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Problem Solving with Style

Problem Solving with Style

 Universal design.

The term was coined by the late Ronald L. Mace,

Originally it was used primarily as relates to architectural design, it’s an approach to design that works to ensure products and buildings can be used by virtually everyone. We have all benefited from this approach to design. Think of your smart phone or tablet which any child can pick up and figure out how to use intuitively. Add to that all the voice activation and you know the access universal design has brought to your daily life.

When we first began looking for products we wanted to sell at Chestnut we discovered MagnaReady shirts  and  Maura Horton their creator..  Maura created MagnaReady when her husband, a college football coach was diagnosed at age 48 with Parkinsons disease. She has written: “One day after a game he was trapped in the locker room unable to button his shirt. Unfortunately, his hands just were not working. Luckily, a player noticed his struggle and buttoned his shirt for him. That night my husband came home and relayed the story. He was embarrassed that he couldn't perform this simple task. He was thankful that he had someone to help him that day, but he was anxious about getting into a situation when he was alone. By magnetically infusing the buttons on his shirts, I created a product that could restore freedom to his daily routine.”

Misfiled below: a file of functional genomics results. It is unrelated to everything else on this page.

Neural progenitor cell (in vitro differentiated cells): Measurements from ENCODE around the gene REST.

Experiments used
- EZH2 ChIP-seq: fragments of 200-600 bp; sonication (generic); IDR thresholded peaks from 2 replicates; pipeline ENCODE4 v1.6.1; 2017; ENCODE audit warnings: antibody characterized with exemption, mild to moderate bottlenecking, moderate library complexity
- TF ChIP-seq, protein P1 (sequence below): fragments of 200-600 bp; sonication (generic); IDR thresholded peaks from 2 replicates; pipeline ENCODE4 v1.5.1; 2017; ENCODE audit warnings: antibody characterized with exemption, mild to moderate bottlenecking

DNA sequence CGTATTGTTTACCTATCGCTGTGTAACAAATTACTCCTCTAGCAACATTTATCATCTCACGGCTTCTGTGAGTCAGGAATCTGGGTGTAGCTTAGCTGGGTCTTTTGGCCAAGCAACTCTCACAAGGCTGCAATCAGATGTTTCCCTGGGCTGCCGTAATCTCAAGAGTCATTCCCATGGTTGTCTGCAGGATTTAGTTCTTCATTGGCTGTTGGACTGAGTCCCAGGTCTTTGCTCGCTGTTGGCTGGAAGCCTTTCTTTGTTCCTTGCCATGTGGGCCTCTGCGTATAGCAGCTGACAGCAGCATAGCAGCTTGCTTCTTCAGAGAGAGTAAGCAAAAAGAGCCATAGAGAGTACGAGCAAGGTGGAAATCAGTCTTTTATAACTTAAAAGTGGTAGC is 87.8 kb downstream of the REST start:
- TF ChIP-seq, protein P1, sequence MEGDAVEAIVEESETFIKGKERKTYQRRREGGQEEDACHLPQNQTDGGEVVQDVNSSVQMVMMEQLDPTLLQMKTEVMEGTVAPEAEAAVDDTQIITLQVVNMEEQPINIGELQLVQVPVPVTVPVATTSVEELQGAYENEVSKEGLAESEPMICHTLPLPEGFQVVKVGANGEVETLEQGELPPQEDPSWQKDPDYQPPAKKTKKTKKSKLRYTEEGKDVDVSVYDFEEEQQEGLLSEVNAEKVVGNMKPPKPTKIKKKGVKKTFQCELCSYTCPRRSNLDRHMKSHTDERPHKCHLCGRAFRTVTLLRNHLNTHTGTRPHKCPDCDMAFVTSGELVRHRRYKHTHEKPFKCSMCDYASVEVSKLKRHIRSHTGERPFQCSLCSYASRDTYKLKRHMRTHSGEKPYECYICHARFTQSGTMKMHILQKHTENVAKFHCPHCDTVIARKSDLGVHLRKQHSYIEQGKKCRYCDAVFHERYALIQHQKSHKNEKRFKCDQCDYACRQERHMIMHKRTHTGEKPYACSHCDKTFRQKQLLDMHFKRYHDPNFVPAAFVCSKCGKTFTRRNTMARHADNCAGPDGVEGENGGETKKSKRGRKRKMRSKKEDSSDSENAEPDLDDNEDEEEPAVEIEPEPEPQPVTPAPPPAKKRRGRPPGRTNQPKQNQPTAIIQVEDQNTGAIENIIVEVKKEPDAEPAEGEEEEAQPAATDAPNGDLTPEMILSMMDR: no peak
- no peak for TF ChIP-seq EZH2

MagnaReady shirts look just like any fine quality dress shirt, but they are the best possible life hack, because they allow someone who otherwise would not be able to dress themselves, to do so with ease.  And look great!

 Thanks to Maura we also learned about the exciting ideas coming every summer from MIT’s Open Style Lab.  A team, consisting of a Occupational Therapist, an Engineer and a Designer create a solution to a challenge for an individual client.  

In an piece about Maura Horton and MagnaReady for Fox News ,” Suzanna Eller, a Seattle, Wash. based social worker said; “When a disease or physical limitation is taking away your abilities or sense of self, every little thing that allows you to feel whole or capable is a gift.”


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